“The force of the recent explosion of largely unproven and unregulated cannabis-based preparations on medical therapeutics may have its greatest impact in the field of neurology.
Paradoxically, for 10 millennia this plant has been an integral part of human cultivation, where it was used for its fibers long before its pharmacological properties.
With regard to the latter, cannabis was well known to healers from China and India thousands of years ago; Greek and Roman doctors during classic times; Arab doctors during the Middle Ages; Victorian and Continental physicians in the nineteenth century; American doctors during the early twentieth century; and English doctors until 1971 when a variety of nonevidence-based remedies were removed from the British Pharmaceutical Codex.
The clinical data on cannabis therapeutics are meager and the vast majority are formed by surveys or small studies that are underpowered and/or suffer from multiple methodological flaws, often by virtue of limited research funding for nonaddiction-focused studies. Thus, we know relatively little about the clinical efficacy of cannabinoids for the various neurological disorders for which historical nonscientific and medical literature have advocated its use.
The relative scarcity of proven cannabis-based therapies is not due to data that show that cannabinoids are ineffective or unsafe, but rather reflects a poverty of medical interest and a failure by pharmaceutical companies arising from regulatory restrictions compounded by limits for patent rights on plant cannabinoid-containing preparations that have been used medicinally for millennia, as is the case for most natural products.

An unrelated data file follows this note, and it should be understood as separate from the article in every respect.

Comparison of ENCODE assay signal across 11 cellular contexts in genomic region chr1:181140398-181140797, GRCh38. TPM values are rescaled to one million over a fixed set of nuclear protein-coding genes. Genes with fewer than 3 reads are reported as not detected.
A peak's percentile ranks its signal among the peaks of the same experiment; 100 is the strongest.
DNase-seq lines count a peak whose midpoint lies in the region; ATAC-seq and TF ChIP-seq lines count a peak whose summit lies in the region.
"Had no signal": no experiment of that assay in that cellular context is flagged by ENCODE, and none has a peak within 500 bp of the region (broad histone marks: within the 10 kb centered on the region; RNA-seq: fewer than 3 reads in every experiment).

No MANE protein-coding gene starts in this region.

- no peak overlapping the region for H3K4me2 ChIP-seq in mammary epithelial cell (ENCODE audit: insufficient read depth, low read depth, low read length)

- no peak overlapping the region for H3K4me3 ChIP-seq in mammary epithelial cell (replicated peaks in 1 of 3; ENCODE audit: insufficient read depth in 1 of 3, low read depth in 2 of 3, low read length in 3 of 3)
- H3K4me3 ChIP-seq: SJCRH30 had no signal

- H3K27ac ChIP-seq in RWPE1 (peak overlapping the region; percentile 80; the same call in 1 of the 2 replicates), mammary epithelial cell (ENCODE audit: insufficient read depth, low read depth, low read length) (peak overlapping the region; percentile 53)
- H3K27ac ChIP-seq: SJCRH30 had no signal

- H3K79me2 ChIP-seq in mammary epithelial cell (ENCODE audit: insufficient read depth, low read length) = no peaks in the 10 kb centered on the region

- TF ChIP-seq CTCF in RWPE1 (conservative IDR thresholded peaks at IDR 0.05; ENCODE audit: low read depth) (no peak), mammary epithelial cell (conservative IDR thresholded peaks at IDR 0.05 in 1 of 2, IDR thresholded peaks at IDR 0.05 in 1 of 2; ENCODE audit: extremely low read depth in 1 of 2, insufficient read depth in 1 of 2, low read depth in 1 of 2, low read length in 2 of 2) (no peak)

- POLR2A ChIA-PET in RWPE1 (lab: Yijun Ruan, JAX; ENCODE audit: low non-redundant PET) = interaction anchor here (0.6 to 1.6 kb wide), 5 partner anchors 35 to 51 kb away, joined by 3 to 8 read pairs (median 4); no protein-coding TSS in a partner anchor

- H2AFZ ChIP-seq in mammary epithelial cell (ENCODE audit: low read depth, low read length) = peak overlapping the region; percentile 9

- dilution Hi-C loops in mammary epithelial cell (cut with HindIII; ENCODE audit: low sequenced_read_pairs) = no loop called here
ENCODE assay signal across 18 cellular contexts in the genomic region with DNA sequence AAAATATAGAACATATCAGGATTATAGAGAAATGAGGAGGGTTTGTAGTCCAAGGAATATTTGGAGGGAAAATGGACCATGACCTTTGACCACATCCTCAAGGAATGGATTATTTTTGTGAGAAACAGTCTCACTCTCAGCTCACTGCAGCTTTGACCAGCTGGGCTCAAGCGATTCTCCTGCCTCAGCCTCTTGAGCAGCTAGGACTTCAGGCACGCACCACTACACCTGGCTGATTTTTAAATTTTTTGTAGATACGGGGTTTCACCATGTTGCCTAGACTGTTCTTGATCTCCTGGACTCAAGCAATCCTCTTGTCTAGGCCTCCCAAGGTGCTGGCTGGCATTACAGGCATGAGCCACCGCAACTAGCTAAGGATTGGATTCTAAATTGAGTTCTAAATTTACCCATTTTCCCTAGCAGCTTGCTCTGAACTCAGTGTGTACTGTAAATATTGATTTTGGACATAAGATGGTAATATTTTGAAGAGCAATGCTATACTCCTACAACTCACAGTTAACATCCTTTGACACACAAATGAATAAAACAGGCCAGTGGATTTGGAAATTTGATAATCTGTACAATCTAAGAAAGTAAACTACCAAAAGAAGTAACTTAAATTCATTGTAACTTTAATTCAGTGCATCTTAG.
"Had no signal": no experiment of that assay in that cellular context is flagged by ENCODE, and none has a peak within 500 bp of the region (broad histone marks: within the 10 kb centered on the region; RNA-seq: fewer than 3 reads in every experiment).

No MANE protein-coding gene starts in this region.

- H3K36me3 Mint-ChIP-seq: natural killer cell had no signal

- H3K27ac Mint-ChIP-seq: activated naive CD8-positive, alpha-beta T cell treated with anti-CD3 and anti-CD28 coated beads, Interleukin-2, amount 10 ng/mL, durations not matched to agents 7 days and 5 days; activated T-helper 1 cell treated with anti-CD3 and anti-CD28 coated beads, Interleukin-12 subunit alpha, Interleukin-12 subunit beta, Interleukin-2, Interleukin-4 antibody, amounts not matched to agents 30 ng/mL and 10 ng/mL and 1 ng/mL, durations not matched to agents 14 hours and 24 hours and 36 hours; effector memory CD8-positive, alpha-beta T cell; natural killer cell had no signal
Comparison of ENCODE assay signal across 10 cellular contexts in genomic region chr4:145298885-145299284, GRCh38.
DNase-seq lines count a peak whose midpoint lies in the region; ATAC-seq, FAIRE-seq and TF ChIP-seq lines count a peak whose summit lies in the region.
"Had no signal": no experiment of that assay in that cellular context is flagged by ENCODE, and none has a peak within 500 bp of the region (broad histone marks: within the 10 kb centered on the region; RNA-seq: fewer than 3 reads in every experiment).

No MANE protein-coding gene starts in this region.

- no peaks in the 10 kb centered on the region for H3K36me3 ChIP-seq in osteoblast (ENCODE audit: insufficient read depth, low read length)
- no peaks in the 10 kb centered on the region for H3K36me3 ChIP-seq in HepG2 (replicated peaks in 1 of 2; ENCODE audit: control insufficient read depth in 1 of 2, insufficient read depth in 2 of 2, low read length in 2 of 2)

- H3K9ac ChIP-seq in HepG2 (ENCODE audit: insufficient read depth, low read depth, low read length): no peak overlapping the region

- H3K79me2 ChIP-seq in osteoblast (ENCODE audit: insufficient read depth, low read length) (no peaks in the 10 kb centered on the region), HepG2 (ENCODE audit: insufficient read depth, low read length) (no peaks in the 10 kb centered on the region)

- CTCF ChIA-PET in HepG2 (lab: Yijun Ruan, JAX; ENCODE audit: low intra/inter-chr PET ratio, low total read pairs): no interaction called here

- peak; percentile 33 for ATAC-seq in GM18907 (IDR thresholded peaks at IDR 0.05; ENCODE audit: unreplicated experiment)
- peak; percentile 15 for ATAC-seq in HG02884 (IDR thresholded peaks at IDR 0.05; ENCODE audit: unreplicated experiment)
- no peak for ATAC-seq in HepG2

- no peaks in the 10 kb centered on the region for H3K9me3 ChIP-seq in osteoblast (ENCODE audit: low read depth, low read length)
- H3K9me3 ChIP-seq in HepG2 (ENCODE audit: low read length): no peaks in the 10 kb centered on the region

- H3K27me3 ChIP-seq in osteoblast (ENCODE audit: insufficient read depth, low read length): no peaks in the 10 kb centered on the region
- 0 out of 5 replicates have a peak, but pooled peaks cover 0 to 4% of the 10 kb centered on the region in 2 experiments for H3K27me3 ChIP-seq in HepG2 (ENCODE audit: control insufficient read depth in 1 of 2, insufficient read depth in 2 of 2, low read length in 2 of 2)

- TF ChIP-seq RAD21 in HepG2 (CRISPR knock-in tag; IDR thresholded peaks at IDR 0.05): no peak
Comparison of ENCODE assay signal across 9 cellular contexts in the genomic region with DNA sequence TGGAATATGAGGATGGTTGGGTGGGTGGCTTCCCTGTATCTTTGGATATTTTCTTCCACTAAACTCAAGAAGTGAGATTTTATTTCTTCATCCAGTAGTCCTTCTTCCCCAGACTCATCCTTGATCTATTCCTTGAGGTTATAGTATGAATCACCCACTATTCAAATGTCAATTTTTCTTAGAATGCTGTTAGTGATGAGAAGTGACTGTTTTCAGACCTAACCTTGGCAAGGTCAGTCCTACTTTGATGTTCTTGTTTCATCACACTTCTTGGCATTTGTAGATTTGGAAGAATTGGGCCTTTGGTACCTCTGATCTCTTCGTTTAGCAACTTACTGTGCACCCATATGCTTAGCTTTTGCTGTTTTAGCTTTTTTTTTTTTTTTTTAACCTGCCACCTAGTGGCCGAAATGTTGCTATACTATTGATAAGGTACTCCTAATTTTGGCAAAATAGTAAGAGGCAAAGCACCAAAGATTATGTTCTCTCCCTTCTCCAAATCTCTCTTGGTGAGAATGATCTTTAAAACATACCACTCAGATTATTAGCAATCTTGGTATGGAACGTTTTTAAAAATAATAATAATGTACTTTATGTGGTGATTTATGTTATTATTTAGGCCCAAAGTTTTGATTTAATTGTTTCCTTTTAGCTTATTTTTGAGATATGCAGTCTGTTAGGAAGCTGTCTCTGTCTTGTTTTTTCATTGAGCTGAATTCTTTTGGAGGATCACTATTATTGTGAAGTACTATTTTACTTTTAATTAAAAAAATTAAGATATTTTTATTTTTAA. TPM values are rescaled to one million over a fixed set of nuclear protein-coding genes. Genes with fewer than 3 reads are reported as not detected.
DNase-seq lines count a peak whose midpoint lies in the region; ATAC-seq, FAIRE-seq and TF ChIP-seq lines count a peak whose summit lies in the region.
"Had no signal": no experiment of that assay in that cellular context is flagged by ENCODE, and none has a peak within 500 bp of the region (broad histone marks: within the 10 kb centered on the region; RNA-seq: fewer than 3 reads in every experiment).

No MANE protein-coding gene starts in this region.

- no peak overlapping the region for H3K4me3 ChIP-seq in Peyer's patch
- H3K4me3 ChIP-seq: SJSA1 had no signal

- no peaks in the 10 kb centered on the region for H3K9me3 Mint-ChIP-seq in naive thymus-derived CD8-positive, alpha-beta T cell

We are pleased to have gathered many of the world’s experts together on the basic biology of cannabinoids, as well as their potential role in treating neurologic and psychiatric disorders…
We hope that this issue of Neurotherapeutics will serve to mark the bounds of verifiable scientific knowledge of cannabinoids in the treatment of neuropsychiatric and neurological disorders. At the same time, our contributors have also helped identify areas for future research, as well as the strategies needed to move our base of knowledge forward.
We hope that this volume will help to accelerate the pace of the appropriately focused and productive research and double-blind placebo-controlled randomized trials to the point at which the care of patients is informed by valid data and not just anecdote.”